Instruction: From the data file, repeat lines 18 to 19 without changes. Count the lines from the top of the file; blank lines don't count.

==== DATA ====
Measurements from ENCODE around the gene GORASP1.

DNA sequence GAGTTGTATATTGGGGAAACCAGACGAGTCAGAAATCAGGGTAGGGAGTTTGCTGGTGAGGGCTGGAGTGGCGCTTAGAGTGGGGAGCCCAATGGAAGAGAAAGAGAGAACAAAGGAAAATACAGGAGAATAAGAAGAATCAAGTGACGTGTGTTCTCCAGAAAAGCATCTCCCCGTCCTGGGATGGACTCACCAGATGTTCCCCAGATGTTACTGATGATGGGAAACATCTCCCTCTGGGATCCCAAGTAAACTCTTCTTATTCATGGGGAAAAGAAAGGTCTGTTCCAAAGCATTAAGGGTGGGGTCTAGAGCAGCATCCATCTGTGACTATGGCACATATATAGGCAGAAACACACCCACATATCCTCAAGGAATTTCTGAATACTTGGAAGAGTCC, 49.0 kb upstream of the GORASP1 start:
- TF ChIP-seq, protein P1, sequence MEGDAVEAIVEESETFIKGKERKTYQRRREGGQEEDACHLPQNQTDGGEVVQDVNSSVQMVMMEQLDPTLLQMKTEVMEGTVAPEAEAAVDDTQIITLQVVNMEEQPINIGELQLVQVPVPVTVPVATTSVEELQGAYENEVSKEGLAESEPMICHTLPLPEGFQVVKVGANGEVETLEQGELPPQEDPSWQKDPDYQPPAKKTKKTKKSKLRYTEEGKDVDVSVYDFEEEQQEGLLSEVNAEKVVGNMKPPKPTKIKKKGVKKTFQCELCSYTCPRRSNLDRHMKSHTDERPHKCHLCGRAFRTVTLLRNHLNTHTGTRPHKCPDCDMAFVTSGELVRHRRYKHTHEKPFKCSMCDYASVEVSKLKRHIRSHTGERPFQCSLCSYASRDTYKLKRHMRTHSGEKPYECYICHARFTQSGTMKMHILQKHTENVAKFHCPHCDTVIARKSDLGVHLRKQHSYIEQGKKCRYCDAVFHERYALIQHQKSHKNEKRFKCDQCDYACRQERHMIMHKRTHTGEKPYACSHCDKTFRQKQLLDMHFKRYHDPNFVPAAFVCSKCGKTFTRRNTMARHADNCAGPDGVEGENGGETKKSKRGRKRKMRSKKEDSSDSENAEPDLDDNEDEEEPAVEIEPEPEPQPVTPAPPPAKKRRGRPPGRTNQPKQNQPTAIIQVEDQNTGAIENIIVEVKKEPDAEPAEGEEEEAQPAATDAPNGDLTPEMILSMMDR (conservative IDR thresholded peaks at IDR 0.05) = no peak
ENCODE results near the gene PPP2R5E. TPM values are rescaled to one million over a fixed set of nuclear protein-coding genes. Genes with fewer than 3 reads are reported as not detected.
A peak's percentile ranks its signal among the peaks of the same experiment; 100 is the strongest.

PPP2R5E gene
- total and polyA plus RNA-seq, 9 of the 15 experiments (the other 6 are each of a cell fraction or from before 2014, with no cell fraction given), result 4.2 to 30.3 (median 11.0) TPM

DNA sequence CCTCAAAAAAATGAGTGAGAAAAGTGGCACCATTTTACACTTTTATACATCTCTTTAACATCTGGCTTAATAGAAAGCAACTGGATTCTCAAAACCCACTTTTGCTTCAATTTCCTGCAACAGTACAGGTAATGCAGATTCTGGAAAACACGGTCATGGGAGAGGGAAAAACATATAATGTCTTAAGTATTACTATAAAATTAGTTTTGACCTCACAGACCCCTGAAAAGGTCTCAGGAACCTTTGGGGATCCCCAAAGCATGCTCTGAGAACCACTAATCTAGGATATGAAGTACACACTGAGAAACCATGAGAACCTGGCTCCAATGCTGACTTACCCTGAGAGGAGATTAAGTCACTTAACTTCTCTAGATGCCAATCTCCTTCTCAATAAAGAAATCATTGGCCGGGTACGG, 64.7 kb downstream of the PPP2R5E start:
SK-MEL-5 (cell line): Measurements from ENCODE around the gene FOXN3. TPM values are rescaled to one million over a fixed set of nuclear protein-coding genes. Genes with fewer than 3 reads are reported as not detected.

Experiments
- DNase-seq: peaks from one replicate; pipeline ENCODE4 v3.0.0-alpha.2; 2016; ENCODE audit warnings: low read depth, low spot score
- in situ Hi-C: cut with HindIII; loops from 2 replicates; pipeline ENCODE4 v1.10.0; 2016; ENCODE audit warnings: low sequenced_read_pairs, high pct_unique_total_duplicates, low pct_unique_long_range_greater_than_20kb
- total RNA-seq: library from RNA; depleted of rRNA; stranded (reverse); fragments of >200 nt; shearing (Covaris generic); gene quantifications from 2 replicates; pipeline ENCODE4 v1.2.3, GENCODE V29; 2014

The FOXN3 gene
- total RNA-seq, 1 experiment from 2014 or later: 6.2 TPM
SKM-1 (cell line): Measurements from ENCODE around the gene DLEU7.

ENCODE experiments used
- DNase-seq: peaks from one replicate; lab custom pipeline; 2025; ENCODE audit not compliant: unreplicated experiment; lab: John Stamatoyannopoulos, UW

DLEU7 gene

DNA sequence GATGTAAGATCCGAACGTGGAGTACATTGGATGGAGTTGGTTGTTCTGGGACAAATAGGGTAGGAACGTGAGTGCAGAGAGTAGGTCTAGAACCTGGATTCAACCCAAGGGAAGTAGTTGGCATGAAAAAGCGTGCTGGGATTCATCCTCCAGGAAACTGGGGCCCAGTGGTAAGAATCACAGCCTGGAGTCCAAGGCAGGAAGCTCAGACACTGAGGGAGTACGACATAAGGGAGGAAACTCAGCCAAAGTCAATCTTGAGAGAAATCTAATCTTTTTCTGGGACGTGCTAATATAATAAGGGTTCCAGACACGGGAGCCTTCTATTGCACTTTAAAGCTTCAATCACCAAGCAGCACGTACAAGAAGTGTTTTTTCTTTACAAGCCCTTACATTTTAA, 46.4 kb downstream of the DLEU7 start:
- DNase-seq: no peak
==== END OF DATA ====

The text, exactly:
- DNase-seq: peaks from one replicate; lab custom pipeline; 2025; ENCODE audit not compliant: unreplicated experiment; lab: John Stamatoyannopoulos, UW

DLEU7 gene